Absorption Costing Details
Analysis Made for the Internal Accounting Configuration
By Emanuel F. Schwarz
(June 7, 1999) - Throughout their academic career, accounting students will be subjected to conflicting information regarding Absorption Costing.
A few well-known professors have presented graphics that show how the "overhead" costs will be absorbed by the Work In Process account (WIP) But, there is other terminology that could be used, and the overhead costs would, instead, be applied to the Work In Process accounts.
These graphics show just one overhead account and just one Work In Process. It is incorrect to assume that these graphics are only shown to students when they begin learning about cost accounting, or that as students progress in their studies, the graphics merely complement more advanced presentations.
It is my personal opinion that these particular professors do not have graphics showing more realistic presentations adapted to real-world conditions. Students and accounting professionals need more than one overhead and WIP account. They should also continue to recognize the Responsibility Accounting system, which states the departmental operating cost of all departments must be controlled.
Also, the term "overhead" should not be used. Rather, overhead should be replaced with "department." This old-fashioned teaching method has created real-life presentations of our Chart of Accounts with just one overhead and one WIP account.
CPAs and their companies need to develop an interest in accounting structures that account for each and every department in a company. CPA companies that do not adapt the system prefer to continue using one overhead account rather than reeducating their staff on how to use several responsibility centers.
How An Advanced Internal Accounting Structure Develops An Absorption System.
Within the Class 5 structure, there are accounts referring to all Functional Activities. These accounts will be debited with the absorbed values that are transferred from different department accounts in Class 4. The Direct Production Departments are the most important departments that will apply their Departmental Operating Cost to the different Production cost accounts in Class 5.
These Direct Production Departments work to fulfill the quantity of production planned by management. Their departmental operating cost is budgeted in order to meet production requirements established by management.
As seen in Exhibit 5-1, the first group of accounts in Class 5 will start with the Production Cost Accounts of the Finished Products. These product will finally be transferred to the Inventory of Finished Products.
The next group of Class 5 accounts refers to the purported Semi-Finished Products, produced with the purpose of being used in the final production line. Normally these Semi-Finished Products will not be sold. From the production departments, the products enter the inventory of Semi-Finished Products.
The Indirect Production costs, in Direct Production Department, Class 3, will be charged to different Production cost accounts by using corresponding accounts in Class 4.
The table provides an illustration of the different rates that are used to apply the departmental operating cost (Indirect Production cost) to the corresponding Production cost accounts. Observe the transfer in Exhibit 5-1 along the lines that move from the circles of Class 4 (crediting these accounts) to the debits in Class 5.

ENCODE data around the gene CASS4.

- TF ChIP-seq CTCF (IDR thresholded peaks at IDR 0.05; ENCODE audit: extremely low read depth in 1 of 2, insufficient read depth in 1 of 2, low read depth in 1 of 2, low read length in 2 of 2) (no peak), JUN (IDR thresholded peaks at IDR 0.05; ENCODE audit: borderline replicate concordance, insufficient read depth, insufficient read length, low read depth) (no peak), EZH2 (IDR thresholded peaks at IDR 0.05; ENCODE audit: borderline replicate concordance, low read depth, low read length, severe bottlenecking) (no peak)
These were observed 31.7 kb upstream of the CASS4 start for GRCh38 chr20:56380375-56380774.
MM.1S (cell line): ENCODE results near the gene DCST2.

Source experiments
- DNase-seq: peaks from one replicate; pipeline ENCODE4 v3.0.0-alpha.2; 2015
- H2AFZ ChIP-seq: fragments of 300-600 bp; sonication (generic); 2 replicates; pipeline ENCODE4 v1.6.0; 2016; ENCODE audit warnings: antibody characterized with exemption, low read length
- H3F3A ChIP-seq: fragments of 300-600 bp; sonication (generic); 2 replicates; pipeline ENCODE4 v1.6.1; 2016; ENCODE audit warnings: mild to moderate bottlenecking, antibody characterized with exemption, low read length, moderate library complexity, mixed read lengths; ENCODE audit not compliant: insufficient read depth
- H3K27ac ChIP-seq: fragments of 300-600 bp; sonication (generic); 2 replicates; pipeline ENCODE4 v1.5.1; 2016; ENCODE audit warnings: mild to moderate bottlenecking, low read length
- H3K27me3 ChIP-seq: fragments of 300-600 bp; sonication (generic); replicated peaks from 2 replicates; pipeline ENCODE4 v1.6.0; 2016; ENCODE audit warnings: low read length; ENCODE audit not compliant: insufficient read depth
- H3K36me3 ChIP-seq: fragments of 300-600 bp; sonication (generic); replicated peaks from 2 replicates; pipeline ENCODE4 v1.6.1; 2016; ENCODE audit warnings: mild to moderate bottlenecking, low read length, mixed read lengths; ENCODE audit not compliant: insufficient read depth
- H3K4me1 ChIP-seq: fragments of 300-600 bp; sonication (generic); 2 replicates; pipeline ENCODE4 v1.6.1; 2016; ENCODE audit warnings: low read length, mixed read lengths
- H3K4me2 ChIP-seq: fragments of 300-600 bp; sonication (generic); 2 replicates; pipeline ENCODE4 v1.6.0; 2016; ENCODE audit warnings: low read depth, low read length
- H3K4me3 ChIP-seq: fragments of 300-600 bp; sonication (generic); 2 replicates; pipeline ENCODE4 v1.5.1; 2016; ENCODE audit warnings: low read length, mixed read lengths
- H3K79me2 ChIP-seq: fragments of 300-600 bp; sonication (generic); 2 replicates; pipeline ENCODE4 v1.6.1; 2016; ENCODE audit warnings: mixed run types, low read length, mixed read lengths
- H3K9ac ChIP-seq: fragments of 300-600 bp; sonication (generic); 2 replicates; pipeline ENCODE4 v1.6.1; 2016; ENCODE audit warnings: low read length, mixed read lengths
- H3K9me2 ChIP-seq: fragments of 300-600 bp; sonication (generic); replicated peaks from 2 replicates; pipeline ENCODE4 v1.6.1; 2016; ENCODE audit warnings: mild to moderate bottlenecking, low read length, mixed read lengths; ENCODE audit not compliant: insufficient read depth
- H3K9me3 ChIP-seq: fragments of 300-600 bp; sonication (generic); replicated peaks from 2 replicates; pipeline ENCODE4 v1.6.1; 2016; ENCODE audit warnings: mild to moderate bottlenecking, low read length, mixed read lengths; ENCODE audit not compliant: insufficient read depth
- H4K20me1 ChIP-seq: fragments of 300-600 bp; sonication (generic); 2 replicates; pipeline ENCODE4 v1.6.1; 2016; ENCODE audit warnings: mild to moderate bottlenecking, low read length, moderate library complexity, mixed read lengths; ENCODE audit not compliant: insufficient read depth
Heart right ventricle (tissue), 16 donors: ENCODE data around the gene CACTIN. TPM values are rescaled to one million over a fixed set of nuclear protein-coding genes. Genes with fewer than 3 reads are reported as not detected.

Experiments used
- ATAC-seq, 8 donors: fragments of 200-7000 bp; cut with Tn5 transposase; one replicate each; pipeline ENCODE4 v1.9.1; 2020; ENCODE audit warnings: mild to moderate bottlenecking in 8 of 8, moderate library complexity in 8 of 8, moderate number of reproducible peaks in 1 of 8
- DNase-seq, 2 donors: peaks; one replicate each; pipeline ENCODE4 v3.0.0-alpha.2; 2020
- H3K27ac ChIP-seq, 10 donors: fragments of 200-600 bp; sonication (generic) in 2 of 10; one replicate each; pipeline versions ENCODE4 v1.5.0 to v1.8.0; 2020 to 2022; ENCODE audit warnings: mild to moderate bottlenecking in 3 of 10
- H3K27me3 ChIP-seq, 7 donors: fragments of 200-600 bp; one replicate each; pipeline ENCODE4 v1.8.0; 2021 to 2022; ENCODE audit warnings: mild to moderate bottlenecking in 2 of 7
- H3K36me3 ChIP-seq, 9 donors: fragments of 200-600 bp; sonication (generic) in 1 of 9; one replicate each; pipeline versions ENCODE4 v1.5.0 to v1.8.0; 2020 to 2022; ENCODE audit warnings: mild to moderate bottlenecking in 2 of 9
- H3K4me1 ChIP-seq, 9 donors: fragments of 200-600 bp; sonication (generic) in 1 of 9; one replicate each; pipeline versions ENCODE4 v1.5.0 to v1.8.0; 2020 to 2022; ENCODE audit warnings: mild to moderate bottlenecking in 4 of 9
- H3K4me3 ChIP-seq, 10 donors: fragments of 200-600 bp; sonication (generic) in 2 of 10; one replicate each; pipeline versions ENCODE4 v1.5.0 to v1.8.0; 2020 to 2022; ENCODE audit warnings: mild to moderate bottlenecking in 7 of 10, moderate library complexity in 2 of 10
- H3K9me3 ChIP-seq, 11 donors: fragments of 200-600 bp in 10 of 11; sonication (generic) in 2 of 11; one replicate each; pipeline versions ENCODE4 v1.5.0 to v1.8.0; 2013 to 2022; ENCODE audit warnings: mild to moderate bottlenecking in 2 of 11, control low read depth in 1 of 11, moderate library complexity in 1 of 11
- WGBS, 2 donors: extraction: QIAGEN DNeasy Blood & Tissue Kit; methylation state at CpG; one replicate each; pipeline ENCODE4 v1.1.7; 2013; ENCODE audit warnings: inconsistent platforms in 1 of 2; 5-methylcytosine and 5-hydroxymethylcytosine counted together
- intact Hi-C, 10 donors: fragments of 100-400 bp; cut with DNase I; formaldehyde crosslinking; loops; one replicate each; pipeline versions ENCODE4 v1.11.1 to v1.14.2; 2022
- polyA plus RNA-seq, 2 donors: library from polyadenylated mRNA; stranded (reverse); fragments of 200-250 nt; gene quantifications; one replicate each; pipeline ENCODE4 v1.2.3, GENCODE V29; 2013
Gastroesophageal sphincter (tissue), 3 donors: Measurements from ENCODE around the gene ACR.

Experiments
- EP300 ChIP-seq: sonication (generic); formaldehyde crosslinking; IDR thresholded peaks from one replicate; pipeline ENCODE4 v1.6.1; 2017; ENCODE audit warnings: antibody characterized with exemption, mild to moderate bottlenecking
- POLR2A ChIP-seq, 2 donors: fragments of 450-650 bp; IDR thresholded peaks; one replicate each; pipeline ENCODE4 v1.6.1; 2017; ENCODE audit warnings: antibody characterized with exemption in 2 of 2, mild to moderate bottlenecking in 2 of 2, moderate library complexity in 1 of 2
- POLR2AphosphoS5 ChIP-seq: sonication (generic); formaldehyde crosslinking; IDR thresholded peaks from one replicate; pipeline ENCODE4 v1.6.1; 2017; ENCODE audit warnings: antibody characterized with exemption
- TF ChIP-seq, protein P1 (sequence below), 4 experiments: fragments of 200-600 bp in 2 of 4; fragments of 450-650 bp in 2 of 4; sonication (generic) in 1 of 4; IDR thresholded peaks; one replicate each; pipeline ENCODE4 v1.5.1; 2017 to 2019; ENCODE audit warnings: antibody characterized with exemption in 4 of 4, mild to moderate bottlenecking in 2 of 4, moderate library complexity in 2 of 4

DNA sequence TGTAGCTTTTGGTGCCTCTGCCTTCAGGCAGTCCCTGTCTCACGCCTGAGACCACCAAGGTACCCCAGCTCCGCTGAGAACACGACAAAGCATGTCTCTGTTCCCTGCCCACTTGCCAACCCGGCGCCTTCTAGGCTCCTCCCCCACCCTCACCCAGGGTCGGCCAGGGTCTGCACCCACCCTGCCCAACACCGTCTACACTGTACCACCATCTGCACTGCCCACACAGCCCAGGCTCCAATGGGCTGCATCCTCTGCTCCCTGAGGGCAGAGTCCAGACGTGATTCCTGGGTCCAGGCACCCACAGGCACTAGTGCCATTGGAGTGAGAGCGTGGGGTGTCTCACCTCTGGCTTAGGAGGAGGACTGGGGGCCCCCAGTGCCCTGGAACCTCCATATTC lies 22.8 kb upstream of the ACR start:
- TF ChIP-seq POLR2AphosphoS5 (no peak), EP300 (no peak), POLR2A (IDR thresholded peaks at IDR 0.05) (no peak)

This first step applies to the Production cost accounts, the corresponding part of the departmental operating cost of the Direct Production Departments. The next step would be to use the same procedure with the departmental operating cost of Direct Production Department while working with the Semi-Finished Products. Apply a corresponding amount from the maintenance department to the Maintenance Costs accounts in Class 5, Group 3.
Use the same procedure with the Repair Departments operating cost, which will be taken to the specific Repair Cost accounts in Class 5, Group 4. Finally, charge the Construction Cost account with the amounts of Indirect Cost for departments who worked with these constructions.
As soon as the Indirect Production costs (from Class 4 ) are fully applied to the Functional Activity accounts in Class 5, the amounts charged to these activity accounts can be analyzed.
The values we charged to the Direct Production Departments in Class 3 are the amounts transferred from Class 4 to the Finished Product accounts. Remember that the Direct Production Departments in Class 3 were not only charged the Indirect Operating Cost of the department, but also reallocated amounts of different departments that gave some type of support to these Direct Production Departments.
These conditions must be realized to fulfill the ideas of the Activity Based Costing system (ABC).
Under special circumstances some of the Maintenance Costs can be reapplied to the Finished Products Production cost accounts. An example: if equipment is used consistently during a fiscal year with the same final product; the monthly Maintenance Costs of this equipment could be reapplied to the Finished Product account.
Both the Repair Cost and the Cost of Constructions projects should be taken monthly to Class 7, which should have accounts for keeping these investments with the assts.